Over the past year, the team at Applied Influence Group have worked quite closely with a number of clients in the tech sector, amongst other specialist fields. I must admit to having sat in some conversations where I nodded wisely whilst scribbling down lists of words and phrases that I really didn't understand the meaning of. Whether this was "Cognitive Solutions" or "ERPs".  At the same time I found myself picking up on signs of confusion when I was talking, only to realise that I might have used a turn of phrase or TLA* from my military background that the other person would have no reason to know.

As humans, we use specific language and jargon as a way of differentiating 'our tribe' from other 'tribes'. In the British Army we go for a 'brew' while the Navy and Marines insist that it's a 'wet' while normal people go for a cup of tea or coffee. Anyone with teenage children will know that sometimes you need a translator to understand what your kids are saying and business is no different. While some businesses need to develop their own terms to explain new things and new ways of doing things, this language also allows those 'in the know' to be part of a the tribe. Speaking the same language allows acceptance to the tribe and can be an unconscious status symbol.

While this is a natural human tendency it can also cause problems. If you don't speak the 'language' of your client you might lose credibility with them or just not understand how you can best add value to them. On the other hand, if your potential client is worried about feeling stupid because you use phrases they don't fully understand, then they may avoid the meetings you want to have. This doesn't even need to occur at the conscious level - we put off potentially uncomfortable situations without really understanding why we have done it.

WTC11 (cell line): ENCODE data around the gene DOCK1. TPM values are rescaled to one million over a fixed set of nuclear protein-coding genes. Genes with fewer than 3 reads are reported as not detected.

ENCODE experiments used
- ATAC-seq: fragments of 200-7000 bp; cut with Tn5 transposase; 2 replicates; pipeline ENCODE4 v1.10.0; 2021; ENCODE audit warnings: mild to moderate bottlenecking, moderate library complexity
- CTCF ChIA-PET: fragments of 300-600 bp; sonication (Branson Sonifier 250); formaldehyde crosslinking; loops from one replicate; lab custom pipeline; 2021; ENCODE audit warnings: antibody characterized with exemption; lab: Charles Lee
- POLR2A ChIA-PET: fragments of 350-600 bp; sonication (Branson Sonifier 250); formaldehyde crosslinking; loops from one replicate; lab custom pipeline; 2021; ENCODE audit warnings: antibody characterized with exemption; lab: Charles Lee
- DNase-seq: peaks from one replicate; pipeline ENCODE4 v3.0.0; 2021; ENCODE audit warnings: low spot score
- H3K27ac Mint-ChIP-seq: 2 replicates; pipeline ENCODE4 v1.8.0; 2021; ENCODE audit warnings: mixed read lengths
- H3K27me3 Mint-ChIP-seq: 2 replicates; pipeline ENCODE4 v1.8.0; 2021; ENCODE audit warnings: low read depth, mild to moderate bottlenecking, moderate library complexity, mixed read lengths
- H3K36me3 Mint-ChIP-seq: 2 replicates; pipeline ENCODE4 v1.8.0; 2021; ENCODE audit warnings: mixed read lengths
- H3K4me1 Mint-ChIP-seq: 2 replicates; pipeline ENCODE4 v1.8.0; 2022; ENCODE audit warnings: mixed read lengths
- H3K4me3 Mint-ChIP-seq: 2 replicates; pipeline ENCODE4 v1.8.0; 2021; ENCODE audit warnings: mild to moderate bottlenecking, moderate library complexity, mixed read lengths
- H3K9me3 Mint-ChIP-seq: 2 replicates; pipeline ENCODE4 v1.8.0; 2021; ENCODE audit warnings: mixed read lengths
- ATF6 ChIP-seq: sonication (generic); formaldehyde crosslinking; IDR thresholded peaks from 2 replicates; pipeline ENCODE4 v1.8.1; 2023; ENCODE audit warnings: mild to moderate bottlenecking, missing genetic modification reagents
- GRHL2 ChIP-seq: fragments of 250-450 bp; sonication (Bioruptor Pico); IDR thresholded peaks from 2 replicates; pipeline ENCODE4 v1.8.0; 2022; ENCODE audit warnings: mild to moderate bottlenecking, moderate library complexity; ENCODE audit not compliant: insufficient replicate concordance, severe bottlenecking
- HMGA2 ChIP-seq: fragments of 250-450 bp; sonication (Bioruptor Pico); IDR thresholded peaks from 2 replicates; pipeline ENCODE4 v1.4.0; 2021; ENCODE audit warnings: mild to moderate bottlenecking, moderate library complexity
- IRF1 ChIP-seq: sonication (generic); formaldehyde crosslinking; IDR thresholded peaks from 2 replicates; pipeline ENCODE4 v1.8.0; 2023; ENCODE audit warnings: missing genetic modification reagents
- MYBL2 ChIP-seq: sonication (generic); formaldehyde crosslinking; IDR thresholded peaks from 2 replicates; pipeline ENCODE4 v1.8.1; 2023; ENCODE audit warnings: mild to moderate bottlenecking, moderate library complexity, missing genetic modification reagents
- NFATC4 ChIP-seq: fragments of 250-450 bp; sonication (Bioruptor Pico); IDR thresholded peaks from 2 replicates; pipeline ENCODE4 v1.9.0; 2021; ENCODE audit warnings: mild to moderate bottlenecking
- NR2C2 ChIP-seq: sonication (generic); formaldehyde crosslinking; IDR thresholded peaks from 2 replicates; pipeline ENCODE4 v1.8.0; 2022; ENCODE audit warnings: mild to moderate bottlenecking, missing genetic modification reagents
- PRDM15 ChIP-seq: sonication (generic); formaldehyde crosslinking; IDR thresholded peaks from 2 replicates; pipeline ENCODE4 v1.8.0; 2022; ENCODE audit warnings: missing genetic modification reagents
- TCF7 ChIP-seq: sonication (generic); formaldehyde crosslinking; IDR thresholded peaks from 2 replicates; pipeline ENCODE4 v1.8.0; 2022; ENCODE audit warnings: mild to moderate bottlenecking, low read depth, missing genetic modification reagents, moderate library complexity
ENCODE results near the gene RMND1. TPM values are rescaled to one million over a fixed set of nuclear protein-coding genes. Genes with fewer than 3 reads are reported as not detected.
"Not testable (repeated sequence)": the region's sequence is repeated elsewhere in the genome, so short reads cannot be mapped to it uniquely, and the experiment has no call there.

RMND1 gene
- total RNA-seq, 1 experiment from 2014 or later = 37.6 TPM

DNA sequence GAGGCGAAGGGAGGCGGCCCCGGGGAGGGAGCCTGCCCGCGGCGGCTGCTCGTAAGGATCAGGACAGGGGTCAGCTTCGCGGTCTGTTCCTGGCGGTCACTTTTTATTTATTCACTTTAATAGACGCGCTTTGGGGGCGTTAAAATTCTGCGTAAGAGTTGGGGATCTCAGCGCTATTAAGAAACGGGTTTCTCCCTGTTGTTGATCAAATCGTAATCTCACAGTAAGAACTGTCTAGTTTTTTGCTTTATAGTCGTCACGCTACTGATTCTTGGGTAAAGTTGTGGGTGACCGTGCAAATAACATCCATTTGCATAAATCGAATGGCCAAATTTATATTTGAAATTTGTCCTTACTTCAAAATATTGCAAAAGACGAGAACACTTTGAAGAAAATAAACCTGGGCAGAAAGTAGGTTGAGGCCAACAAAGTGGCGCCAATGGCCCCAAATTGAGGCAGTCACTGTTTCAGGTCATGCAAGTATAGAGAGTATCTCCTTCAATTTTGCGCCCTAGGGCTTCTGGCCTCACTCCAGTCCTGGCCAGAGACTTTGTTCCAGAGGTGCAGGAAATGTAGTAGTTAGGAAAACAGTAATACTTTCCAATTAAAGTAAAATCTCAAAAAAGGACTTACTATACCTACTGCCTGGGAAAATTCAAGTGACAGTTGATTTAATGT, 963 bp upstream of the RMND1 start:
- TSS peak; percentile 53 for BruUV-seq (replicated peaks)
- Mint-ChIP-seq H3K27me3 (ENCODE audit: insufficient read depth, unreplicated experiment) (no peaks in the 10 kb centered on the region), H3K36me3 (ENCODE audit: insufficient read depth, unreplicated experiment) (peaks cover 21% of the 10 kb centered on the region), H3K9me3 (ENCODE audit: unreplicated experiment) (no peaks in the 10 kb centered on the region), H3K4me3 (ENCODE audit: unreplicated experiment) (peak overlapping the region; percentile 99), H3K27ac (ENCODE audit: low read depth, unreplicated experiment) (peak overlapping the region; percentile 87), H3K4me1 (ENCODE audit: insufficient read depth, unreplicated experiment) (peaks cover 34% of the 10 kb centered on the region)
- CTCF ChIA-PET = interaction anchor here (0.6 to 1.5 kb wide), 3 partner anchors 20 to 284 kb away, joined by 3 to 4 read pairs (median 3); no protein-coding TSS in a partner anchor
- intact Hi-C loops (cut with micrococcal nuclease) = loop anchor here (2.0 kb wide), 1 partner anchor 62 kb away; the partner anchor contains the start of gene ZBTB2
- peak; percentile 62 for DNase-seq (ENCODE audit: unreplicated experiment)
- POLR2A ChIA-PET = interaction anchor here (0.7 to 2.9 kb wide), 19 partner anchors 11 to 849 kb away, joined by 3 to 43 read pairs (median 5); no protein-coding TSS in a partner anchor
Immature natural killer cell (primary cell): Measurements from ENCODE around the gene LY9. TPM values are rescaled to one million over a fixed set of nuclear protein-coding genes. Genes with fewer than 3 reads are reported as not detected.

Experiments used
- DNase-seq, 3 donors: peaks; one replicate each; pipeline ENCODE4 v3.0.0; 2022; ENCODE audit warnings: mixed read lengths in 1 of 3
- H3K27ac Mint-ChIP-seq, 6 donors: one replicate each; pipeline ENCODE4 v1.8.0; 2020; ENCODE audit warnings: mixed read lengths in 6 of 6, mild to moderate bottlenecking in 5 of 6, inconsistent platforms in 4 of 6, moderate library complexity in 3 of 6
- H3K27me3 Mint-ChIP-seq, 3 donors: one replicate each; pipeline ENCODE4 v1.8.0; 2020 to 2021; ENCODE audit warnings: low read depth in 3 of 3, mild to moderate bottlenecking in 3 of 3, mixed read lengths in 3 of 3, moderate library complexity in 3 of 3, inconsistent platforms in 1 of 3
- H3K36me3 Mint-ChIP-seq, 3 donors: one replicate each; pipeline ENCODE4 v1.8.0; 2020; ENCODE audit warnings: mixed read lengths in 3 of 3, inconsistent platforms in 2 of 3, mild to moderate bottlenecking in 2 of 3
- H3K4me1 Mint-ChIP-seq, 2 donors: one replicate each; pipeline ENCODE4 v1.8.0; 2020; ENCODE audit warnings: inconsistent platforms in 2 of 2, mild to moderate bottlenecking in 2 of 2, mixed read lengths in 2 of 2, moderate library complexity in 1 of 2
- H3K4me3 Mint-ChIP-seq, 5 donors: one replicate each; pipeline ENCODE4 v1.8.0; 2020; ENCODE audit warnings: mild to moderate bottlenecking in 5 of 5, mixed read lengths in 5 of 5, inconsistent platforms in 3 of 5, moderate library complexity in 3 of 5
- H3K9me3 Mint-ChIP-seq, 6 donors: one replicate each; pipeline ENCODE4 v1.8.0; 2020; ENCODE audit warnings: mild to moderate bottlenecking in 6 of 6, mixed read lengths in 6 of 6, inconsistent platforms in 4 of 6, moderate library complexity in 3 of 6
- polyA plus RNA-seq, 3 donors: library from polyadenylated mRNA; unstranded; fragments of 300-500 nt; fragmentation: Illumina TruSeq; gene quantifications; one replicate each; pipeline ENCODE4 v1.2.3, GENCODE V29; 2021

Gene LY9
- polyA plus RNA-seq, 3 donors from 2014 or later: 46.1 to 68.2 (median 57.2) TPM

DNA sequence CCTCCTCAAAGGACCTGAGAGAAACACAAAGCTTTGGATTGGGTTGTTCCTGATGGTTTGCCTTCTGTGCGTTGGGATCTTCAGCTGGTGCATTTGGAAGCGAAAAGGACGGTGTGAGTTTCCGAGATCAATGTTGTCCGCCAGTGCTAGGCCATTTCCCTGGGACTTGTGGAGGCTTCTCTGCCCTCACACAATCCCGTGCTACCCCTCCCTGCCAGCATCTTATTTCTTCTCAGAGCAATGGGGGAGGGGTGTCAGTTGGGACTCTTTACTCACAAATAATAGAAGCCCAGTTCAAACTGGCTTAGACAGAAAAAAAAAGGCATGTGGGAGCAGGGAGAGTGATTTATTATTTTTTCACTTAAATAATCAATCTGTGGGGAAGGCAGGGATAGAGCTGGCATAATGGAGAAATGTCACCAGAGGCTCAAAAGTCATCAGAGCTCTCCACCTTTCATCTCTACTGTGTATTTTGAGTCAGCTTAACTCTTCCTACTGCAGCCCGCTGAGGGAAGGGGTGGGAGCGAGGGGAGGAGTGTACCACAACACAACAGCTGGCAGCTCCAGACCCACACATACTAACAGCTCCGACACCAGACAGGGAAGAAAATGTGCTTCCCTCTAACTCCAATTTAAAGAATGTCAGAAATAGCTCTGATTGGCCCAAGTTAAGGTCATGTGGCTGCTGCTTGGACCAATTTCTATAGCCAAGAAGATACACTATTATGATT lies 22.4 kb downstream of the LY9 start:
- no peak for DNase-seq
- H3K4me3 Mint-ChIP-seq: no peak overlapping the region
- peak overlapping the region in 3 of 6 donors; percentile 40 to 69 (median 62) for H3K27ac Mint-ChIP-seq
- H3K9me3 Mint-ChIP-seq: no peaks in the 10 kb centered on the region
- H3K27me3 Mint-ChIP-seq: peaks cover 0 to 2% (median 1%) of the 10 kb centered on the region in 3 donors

There are two simple things we can do to improve this situation:

  • Understand the specialist language of those you want to influence. It's not that difficult to learn the language of a specialist sector even if you may never become 'fluent'. Follow people on social media from the sector that you are trying to work with and you will pick up the phraseology very quickly. Write down phrases or abbreviations that you don't understand and look them up. I've found sites like WhatIs invaluable in finding out what an ERP was or what a Scrum Master did. These and many other terms made no sense to me at all when I left the military 18 months ago.
  • Don't speak a specialist language with those who may not understand it. This may seem like an obvious solution but it can be really difficult not to use the phrases we do all the time with colleagues when we meet someone else. Consciously avoid abbreviations and if you must use specialist language, remove any potential blame the other person may feel. This can be done by explaining that you probably both use specialist language and that if they use a term you don't understand that you will ask them to clarify and that it would be good if they did the same. This can make it acceptable to seek clarification without feeling foolish.

So if you're waiting at the FUP for your oppo to tab in and spin some dits before you advance to the TAI then think about speaking in clear.**

* - Three Letter Abbreviation!

** - If you're waiting for your colleague to arrive at the meeting location to catch up and reminisce before you head off for your engagement, then think about getting rid of the jargon.